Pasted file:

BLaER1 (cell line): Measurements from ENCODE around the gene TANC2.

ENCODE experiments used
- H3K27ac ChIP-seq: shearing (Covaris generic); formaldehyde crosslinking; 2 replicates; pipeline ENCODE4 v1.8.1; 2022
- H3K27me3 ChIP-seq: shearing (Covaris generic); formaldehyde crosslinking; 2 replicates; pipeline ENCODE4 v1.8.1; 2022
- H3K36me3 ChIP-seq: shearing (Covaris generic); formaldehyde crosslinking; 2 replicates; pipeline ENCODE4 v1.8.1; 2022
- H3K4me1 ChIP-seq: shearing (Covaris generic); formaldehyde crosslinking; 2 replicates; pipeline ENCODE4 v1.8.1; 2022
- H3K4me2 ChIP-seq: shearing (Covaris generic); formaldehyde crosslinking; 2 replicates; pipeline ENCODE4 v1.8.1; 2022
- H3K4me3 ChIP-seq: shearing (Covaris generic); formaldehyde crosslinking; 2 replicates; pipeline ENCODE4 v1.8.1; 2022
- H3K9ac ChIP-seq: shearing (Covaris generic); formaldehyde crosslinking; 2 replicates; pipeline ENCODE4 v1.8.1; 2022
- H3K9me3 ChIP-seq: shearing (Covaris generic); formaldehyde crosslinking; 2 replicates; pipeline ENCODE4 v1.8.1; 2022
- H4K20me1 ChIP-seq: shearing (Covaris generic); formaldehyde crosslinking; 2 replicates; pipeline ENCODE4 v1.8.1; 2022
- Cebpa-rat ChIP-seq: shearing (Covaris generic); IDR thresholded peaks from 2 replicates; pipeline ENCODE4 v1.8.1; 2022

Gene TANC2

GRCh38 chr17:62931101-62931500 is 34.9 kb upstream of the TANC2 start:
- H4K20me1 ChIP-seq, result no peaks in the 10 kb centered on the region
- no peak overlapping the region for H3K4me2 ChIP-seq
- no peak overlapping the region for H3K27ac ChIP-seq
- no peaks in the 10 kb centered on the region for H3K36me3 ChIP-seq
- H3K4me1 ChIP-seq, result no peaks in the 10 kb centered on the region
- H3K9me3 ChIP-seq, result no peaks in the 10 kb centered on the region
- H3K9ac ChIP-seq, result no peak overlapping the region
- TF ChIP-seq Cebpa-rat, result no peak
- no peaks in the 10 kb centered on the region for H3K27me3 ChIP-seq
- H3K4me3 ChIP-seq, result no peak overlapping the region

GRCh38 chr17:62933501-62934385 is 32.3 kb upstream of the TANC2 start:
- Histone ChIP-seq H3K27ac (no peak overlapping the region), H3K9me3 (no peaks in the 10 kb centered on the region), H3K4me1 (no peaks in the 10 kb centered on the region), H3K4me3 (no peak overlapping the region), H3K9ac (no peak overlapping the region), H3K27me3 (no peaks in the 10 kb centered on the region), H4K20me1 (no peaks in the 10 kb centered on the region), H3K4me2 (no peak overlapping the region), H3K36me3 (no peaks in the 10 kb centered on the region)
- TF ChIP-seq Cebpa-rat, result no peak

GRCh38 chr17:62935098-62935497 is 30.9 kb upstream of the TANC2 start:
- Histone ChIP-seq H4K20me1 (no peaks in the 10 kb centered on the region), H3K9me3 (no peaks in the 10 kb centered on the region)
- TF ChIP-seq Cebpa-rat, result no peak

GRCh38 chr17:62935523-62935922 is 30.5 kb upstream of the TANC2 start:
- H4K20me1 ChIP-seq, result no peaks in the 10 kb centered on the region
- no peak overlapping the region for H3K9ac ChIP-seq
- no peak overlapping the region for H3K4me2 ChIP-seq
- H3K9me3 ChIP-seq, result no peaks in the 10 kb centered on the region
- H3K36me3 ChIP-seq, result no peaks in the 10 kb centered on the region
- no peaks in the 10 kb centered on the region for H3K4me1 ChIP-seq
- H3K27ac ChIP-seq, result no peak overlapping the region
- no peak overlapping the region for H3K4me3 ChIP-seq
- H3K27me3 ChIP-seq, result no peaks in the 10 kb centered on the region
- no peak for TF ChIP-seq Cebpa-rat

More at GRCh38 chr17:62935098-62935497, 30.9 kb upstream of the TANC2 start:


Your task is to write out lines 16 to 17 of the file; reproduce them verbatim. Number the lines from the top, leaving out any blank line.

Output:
- no peak overlapping the region for H3K4me2 ChIP-seq
- no peak overlapping the region for H3K27ac ChIP-seq